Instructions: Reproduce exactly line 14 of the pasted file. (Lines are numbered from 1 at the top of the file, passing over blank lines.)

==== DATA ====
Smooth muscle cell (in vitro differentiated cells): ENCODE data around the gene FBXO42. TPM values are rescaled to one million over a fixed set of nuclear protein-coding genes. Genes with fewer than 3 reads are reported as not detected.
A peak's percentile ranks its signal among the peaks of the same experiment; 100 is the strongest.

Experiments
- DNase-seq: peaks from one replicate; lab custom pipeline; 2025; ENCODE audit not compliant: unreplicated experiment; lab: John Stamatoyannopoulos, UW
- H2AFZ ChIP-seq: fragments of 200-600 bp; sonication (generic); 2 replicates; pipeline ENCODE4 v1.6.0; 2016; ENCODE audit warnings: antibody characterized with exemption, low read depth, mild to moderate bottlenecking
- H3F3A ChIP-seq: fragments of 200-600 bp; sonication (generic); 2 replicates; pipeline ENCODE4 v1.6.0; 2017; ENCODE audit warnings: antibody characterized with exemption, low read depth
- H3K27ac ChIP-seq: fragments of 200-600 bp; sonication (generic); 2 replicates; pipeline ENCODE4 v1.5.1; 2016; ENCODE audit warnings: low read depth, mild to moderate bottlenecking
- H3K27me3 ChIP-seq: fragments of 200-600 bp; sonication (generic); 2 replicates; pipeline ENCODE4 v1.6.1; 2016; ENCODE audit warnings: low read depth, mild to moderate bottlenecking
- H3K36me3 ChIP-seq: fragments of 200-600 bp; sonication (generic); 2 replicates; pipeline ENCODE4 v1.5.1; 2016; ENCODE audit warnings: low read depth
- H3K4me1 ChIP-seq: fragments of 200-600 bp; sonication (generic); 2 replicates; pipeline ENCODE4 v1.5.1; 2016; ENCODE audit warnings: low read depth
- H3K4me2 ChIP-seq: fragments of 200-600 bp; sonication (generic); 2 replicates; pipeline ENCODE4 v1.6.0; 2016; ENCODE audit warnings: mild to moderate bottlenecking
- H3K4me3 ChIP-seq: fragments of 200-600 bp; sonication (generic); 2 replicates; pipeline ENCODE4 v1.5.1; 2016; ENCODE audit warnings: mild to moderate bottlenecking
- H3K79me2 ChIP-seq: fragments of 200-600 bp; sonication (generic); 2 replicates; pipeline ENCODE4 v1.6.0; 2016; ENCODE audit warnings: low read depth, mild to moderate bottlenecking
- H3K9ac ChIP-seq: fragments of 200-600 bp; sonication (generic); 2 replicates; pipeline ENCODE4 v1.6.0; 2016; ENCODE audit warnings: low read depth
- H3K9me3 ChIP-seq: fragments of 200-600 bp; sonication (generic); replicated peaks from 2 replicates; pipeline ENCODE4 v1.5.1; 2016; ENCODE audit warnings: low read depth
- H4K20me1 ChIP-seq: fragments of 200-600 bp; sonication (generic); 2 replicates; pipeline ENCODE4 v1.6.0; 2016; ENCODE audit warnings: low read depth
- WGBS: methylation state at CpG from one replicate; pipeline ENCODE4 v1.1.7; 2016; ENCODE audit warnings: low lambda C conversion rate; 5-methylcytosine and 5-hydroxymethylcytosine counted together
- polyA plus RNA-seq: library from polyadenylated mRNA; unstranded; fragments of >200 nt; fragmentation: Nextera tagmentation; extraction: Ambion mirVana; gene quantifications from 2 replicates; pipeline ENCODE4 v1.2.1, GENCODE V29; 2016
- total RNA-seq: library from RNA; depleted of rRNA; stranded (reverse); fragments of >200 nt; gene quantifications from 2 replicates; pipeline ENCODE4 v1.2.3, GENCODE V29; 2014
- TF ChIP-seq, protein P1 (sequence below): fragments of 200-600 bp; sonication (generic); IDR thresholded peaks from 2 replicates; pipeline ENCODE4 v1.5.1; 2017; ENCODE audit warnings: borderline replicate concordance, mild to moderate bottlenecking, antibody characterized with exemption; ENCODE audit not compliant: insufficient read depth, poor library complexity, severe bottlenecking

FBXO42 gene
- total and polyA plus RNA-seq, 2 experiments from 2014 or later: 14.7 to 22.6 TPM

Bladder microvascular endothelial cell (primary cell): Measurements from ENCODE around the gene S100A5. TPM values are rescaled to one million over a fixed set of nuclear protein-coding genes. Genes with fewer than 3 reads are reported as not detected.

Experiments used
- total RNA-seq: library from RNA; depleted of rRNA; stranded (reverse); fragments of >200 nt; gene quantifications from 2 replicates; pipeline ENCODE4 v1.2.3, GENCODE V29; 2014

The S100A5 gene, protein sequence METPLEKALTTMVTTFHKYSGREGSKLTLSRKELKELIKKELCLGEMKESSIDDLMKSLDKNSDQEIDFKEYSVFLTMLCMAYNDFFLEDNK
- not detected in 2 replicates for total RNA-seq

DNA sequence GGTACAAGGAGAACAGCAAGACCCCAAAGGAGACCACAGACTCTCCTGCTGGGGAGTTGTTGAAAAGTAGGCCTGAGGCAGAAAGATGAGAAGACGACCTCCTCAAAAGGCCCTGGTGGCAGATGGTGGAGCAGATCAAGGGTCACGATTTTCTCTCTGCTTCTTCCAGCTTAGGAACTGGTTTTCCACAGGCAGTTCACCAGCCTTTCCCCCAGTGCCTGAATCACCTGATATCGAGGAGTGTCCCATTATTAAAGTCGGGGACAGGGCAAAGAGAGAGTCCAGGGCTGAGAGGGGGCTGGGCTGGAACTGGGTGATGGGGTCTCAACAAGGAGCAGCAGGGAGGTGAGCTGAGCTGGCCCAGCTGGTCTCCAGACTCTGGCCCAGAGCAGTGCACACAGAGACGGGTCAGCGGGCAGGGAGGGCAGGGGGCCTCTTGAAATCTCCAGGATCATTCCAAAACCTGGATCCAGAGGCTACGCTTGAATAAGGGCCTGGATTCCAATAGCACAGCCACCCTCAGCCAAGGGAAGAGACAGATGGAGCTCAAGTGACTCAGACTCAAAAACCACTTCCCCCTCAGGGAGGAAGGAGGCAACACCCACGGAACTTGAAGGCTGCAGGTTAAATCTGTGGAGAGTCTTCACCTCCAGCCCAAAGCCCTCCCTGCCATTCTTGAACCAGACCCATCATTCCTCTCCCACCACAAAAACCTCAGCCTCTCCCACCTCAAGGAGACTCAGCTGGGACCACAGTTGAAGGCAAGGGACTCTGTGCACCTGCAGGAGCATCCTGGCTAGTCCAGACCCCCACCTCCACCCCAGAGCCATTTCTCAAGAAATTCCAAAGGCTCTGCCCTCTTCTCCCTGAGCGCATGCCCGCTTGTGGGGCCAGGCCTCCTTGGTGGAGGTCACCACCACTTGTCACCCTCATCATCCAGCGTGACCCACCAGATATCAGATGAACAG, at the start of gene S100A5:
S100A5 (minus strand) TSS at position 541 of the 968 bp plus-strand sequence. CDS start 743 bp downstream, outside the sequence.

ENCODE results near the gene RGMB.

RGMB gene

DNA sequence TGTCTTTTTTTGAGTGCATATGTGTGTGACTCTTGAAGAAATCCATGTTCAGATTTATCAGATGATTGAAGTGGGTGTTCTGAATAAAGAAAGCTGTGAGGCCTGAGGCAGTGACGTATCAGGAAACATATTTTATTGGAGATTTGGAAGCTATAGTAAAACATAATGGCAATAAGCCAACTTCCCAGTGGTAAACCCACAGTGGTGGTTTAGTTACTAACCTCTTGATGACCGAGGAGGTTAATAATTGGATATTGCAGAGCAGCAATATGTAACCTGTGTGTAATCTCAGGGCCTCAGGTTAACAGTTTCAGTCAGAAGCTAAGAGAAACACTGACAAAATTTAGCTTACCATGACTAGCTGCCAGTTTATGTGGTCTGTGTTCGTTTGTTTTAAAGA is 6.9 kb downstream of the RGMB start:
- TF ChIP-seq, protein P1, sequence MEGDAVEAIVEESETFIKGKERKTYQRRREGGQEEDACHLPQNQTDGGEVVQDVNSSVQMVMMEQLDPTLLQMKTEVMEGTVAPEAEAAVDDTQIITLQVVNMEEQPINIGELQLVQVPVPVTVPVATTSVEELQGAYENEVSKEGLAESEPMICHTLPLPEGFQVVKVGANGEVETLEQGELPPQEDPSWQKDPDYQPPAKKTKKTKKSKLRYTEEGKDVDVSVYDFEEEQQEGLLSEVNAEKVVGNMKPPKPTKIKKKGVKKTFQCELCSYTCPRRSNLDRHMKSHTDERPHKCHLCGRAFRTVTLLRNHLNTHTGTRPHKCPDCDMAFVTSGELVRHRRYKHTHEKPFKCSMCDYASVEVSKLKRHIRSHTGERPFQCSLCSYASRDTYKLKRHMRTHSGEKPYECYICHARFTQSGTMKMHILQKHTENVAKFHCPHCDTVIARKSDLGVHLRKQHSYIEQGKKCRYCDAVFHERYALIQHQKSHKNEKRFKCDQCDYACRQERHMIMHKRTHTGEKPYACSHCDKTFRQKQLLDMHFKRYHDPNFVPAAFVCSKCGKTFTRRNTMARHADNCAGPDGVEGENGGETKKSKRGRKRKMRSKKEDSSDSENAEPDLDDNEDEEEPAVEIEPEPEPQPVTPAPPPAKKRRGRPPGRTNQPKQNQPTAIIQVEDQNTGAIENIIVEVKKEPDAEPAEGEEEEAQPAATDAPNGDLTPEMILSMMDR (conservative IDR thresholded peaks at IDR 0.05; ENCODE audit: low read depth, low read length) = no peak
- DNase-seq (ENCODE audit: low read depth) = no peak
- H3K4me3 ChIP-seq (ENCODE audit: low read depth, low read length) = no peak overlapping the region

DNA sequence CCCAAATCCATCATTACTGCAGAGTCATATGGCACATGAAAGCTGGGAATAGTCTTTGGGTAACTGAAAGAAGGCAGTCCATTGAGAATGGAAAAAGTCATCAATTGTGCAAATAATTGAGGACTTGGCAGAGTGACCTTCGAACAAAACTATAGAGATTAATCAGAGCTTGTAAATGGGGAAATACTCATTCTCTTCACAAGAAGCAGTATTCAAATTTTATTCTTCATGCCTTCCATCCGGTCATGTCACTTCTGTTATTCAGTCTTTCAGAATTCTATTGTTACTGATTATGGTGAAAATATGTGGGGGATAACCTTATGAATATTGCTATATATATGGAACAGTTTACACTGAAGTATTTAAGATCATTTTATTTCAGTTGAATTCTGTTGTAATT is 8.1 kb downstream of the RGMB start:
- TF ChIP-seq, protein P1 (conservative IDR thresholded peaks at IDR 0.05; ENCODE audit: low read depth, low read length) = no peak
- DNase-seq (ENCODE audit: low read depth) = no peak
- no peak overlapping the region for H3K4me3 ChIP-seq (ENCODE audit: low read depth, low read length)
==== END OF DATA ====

- H3K9ac ChIP-seq: fragments of 200-600 bp; sonication (generic); 2 replicates; pipeline ENCODE4 v1.6.0; 2016; ENCODE audit warnings: low read depth